Low profile businessman behind gutsy Fullshare deal to swallow wind turbine gearbox leader
Ji Changqun, a Nanjing businessman little known to Hong Kong capital markets until this year, surprised investors this week by pulling off a share swap deal that will see his listed vehicle Fullshare gobble up China High Speed Transmission Equipment, a much more profitable and asset-heavy company, without using any cash.
Fullshare shot to fame not because of achievements or brand recognition in its core property development business, but because its share price soared 30-fold without matching profit growth since Ji took over three years ago, making it a risky proposition for would-be investors. Ji gained control over Fullshare by injecting property assets into the company.
It is also not an easy company to decipher, since it has also been rapidly diversifying into health and personal care products, elderly care resort development, and investment banking – all achieved through a long string of acquisitions and investments – although property remains its main earnings driver.
They deals include HK$1.82 billion worth of investments in two property developers, a personal care products firm and a skincare products firm – all listed in Hong Kong. The biggest deal, HK$1 billion for Hong Kong listed property developer Zall Development, was paid for by issuing shares instead of cash.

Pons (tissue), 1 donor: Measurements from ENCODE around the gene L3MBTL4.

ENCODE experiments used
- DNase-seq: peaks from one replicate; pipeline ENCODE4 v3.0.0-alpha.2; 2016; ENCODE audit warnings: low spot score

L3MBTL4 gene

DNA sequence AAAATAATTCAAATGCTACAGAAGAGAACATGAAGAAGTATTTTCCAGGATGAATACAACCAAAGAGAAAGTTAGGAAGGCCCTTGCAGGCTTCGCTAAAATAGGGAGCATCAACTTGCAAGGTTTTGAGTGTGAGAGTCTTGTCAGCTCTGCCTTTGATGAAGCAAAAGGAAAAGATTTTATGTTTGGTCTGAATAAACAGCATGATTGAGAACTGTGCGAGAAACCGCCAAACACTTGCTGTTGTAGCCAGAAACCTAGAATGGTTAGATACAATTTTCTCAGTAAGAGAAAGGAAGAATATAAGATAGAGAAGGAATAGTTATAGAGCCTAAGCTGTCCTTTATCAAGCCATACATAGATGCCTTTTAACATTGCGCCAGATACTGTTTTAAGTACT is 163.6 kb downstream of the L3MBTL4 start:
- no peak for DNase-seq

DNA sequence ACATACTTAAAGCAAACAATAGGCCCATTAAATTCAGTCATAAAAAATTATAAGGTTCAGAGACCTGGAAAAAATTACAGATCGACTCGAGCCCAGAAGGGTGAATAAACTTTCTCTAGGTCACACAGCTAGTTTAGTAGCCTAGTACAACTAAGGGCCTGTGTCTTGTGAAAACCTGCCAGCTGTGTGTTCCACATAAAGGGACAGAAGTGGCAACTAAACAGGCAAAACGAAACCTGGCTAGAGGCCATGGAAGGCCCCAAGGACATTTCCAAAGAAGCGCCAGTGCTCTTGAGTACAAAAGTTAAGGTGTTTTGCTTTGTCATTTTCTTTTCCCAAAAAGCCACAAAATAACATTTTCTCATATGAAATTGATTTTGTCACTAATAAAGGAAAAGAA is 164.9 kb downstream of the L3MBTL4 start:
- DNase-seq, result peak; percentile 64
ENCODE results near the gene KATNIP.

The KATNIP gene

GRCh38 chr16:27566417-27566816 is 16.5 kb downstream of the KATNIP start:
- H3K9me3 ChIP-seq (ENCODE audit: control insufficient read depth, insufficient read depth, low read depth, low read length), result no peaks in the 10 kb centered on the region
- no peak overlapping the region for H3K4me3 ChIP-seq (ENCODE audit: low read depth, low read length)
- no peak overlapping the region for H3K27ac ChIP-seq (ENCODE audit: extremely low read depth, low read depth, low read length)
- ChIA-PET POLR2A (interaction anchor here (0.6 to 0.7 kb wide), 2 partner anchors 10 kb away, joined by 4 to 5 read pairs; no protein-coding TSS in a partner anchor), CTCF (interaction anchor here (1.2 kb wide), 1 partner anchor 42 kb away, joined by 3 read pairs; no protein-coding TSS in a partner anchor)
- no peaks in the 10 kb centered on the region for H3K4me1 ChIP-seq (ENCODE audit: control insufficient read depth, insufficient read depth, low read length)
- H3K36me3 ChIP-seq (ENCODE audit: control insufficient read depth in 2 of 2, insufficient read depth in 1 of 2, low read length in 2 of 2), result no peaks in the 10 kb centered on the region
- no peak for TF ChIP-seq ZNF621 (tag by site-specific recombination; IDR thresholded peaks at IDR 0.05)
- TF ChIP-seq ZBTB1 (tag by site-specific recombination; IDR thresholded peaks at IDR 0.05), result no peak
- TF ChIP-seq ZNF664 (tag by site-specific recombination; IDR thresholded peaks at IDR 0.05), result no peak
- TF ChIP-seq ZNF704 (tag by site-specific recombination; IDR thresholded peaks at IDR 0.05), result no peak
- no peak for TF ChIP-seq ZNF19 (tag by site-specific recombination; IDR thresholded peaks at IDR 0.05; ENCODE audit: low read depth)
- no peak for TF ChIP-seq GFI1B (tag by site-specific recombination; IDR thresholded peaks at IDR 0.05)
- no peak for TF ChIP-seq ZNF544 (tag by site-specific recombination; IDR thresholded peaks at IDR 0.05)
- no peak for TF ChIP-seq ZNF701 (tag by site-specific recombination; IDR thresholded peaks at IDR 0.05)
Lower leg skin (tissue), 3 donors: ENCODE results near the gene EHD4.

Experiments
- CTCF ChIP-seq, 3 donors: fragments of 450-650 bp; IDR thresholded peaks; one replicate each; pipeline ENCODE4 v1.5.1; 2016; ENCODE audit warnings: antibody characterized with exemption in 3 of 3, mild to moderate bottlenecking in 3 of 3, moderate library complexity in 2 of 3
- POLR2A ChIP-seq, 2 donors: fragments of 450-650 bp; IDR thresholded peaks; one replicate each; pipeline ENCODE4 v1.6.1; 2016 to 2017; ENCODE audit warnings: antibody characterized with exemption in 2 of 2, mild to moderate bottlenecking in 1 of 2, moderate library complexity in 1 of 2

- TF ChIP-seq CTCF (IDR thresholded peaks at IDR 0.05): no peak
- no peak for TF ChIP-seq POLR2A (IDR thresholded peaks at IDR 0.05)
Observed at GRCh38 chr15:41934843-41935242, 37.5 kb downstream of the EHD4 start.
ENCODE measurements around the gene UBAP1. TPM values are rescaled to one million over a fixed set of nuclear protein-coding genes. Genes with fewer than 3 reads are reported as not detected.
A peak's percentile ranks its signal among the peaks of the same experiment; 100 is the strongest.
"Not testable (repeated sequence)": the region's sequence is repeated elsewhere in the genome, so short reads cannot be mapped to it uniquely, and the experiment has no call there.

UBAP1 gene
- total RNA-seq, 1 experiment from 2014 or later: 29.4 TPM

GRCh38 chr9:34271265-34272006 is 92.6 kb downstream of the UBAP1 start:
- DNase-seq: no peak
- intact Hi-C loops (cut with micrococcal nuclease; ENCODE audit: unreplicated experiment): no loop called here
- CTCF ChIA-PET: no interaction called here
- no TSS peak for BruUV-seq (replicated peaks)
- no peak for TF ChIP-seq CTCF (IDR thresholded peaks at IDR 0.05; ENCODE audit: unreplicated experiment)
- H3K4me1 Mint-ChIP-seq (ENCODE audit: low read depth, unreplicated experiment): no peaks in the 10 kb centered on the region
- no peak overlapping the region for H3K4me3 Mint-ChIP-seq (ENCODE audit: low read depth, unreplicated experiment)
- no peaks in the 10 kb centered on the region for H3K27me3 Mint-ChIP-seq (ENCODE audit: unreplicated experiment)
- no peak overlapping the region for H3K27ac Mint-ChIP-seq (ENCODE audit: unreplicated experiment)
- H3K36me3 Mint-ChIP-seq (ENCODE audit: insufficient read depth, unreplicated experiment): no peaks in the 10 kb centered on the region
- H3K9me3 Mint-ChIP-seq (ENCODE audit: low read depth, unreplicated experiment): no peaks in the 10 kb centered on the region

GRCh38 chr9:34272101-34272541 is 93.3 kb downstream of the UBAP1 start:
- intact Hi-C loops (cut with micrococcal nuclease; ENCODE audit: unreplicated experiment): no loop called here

Its “green buildings” construction business bought from Ji’s privately-owned Fullshare Group in2014 and last year was sold to independent third parties in September this year.
Management cited as the reason for selling the “long operating cycle and large initial investment cost” and the fact that the business volume and revenue did not match the resources deployed.
“[Fullshare] has no analyst [research report[ coverage and appears not to be familiar to most institutional investors,” Pierre Lau, head of Asia-Pacific utilities research at Citigroup Global Markets Asia, said in a note after meeting Fullshare management late October.
In September Lau was sceptical that the share swap deal would work. “We believe its share exchange offer of every two shares of China High Speed into five new shares of Fullshare is unlikely to be able to get at least 50 per cent shareholder approval ... We therefore view this offer to be a non-event [that would not] affect China High Speed,” he wrote at the time.